First, Lucien ruled out the obvious hiding places, such as behind the bookshelves—a stock cliché of American mystery movies—or in a recess at the back of a closet. As if they were the lens of a movie camera, his eyes swept over every square meter of each room, taking in every detail. At the same time, he intuitively analyzed every surface by contemplating the construction of the space behind it—as if he was thinking with x-ray vision. Though Lucien didn’t know how big Manet’s “guest” was, his mind placed an imaginary average-size man within each possible space to see if there was enough room. Lucien examined the beautiful wainscoting along the walls. The wide recessed panels could be removed, opening up a space big enough for a man to fit through. But was that too obvious a hiding place? Probably. There had to be a twist. What if the person had to go through the panel opening and crawl down the length of the wall to hide within another hidden compartment? If the Germans found the removable panel, there would be just an empty space behind it. Unfortunately, as Lucien inspected further, he noticed the walls behind the wainscoting weren’t deep enough for a man’s body.

Then Lucien noticed how unusually tall the baseboards along the floor were. Using the small tape measure he always carried with him, he confirmed they were almost forty centimeters high. Maybe they could be hinged like a flap on a mail slot, so a man could pull them up and slide on his belly into a hollowed-out space. That would’ve been a solution if the wall had been the right depth. Too bad, the Germans never would’ve looked down there.

Lucien moved on. There was a wall along a corridor that curved out in the center, creating a semicircular niche where a small bronze statue of Mercury sat on a meter-high base. A man could crouch inside the base, unless he was really tall. The statue and the wood top of the base would have to be lifted up then put back into place in order for the man to hide. That would be quite difficult to do. Even if the statue was fastened to the top from underneath and the top hinged to the base, it would be very heavy. Lucien picked up the statue and guessed it weighed around fifty kilos. Would Manet’s guest have the strength to open and close the top?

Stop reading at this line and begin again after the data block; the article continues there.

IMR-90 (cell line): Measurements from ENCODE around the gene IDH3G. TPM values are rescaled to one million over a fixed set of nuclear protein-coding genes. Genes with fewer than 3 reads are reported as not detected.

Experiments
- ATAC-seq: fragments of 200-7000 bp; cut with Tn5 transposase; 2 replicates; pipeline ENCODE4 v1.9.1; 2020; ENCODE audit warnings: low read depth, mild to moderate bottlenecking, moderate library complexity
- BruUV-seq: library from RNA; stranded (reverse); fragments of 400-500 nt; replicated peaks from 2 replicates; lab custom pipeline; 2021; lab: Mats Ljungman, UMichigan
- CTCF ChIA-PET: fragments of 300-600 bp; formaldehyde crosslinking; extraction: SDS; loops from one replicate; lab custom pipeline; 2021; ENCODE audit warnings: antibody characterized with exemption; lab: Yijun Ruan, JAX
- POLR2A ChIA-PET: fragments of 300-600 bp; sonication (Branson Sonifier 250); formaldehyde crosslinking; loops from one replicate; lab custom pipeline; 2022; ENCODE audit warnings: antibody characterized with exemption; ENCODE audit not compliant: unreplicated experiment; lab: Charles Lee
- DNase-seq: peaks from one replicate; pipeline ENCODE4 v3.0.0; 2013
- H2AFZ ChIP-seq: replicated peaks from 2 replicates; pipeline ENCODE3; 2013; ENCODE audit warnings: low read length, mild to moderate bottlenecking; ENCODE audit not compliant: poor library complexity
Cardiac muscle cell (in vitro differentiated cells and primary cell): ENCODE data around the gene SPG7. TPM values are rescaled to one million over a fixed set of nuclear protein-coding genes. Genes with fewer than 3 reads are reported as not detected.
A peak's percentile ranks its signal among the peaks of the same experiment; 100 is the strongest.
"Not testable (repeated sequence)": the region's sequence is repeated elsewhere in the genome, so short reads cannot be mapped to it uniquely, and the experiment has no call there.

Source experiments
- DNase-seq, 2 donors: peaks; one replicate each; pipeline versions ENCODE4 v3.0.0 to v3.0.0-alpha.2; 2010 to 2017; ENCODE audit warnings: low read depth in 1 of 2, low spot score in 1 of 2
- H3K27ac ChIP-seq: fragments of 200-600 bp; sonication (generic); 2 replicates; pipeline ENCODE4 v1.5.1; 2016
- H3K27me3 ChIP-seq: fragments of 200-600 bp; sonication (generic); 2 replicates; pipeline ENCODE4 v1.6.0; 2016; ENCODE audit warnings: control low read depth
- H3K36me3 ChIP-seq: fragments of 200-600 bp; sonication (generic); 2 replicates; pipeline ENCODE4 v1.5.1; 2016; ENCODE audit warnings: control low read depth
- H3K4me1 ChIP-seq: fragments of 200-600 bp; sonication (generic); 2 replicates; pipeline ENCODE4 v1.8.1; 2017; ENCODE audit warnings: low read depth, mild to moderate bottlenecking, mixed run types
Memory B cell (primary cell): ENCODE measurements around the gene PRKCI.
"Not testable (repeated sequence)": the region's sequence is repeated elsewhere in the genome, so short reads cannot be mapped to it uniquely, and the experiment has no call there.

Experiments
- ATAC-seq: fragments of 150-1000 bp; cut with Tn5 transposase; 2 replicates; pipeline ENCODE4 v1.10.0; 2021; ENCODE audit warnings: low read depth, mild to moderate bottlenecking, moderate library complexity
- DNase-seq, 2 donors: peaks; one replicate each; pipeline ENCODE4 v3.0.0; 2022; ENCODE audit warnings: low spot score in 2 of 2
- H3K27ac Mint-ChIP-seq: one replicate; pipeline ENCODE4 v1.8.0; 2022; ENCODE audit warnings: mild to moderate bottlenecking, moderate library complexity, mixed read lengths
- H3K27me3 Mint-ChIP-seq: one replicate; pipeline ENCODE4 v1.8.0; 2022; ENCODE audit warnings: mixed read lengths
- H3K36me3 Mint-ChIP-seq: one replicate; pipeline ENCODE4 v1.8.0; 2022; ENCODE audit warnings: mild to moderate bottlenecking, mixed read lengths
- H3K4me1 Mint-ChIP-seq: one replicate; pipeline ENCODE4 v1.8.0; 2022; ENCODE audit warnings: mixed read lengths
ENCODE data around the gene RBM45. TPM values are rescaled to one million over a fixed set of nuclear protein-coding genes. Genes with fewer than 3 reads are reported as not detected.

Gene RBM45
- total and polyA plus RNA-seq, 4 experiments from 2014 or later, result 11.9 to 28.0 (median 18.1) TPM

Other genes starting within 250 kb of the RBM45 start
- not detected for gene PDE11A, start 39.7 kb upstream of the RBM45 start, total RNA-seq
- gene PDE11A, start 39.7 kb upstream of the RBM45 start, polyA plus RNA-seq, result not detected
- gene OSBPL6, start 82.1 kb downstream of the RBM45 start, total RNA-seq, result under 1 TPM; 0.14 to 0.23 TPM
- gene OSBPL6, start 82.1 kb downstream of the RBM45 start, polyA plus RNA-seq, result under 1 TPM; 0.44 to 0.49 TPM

Lucien walked across the room to get a better look at the niche. Lighting a cigarette, he leaned against one of the very tall wooden Doric columns that framed the opening between the salon and the dining area. He looked it up and down and saw its fluted shaft was made from one piece of exquisite chestnut. If only it sat on a tall pedestal, he thought, a person could fit inside the pedestal to hide. Then Lucien noticed how big the diameter of the column was and measured it—about fifty-six centimeters. An incredible wave of euphoria swept over him. Using his own shoulders as a guide, he calculated that the column was just wide enough to fit a normal-size man upright, even accounting for the thickness of the column wall.

Lucien was giddy with excitement. The two columns, which he knew were nonstructural and merely decorative, must be hollow. Smiling, he ran his hand over the column’s shaft; a narrow hinged door could be cut in, with its vertical joints hidden by the fluting. There couldn’t be any horizontal joints showing so the bottom joint would have to align with the base. The top joint had to line up with the column capital above. Though the shaft of the column was almost four meters high, a door could be made that tall if he used a piano hinge. Lucien had once designed a door with standard hinges that stood three meters high. If Manet’s men were as good as advertised, this could work.